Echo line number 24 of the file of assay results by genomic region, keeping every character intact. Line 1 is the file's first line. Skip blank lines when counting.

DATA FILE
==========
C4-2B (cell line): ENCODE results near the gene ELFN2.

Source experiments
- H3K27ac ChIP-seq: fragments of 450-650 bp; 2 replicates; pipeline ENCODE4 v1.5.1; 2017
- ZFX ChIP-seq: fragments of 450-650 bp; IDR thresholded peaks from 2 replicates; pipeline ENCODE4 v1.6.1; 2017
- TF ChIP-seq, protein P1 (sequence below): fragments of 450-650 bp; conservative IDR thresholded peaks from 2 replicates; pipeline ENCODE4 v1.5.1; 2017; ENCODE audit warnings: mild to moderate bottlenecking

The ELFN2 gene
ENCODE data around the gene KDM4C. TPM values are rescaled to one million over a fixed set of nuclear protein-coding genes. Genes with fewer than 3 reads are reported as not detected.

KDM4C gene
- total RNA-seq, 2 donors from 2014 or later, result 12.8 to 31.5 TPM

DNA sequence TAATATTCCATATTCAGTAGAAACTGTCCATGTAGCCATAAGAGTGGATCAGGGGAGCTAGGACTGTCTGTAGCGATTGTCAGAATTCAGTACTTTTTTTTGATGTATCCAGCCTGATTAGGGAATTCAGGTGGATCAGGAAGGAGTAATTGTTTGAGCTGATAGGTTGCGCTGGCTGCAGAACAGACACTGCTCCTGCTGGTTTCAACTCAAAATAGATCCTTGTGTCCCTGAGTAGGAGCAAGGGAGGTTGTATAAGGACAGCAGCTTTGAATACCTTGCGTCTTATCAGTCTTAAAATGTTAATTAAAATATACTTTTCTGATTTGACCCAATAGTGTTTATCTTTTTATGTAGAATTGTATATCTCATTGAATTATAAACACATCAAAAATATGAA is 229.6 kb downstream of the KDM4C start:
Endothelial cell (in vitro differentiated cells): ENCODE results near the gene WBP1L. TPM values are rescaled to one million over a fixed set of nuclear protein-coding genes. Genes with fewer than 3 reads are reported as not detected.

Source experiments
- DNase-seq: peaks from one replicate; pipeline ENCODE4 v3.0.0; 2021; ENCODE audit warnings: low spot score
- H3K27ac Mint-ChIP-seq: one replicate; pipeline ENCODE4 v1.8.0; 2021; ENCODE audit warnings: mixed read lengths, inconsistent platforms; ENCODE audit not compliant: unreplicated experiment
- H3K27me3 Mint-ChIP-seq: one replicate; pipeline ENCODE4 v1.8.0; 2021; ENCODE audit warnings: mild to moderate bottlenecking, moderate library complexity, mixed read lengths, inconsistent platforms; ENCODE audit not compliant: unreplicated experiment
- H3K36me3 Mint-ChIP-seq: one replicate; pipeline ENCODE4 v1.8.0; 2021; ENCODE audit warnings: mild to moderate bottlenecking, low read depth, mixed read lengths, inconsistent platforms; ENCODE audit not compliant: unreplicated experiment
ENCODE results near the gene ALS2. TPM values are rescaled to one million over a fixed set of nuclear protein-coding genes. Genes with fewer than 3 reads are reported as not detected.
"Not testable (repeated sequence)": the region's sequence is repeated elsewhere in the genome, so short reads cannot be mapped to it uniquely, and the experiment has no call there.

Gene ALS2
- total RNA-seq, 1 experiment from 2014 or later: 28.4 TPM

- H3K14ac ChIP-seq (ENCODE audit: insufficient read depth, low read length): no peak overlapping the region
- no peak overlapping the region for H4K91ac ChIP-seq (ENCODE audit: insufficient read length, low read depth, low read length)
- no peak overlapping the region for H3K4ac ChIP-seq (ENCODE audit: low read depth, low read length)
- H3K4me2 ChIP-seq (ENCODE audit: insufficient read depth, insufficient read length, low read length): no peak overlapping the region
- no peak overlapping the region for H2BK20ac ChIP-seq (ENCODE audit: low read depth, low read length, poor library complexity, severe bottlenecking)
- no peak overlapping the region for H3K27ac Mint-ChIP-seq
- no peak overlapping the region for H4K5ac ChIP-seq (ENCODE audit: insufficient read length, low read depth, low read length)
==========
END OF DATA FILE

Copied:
- H3K4me2 ChIP-seq (ENCODE audit: insufficient read depth, insufficient read length, low read length): no peak overlapping the region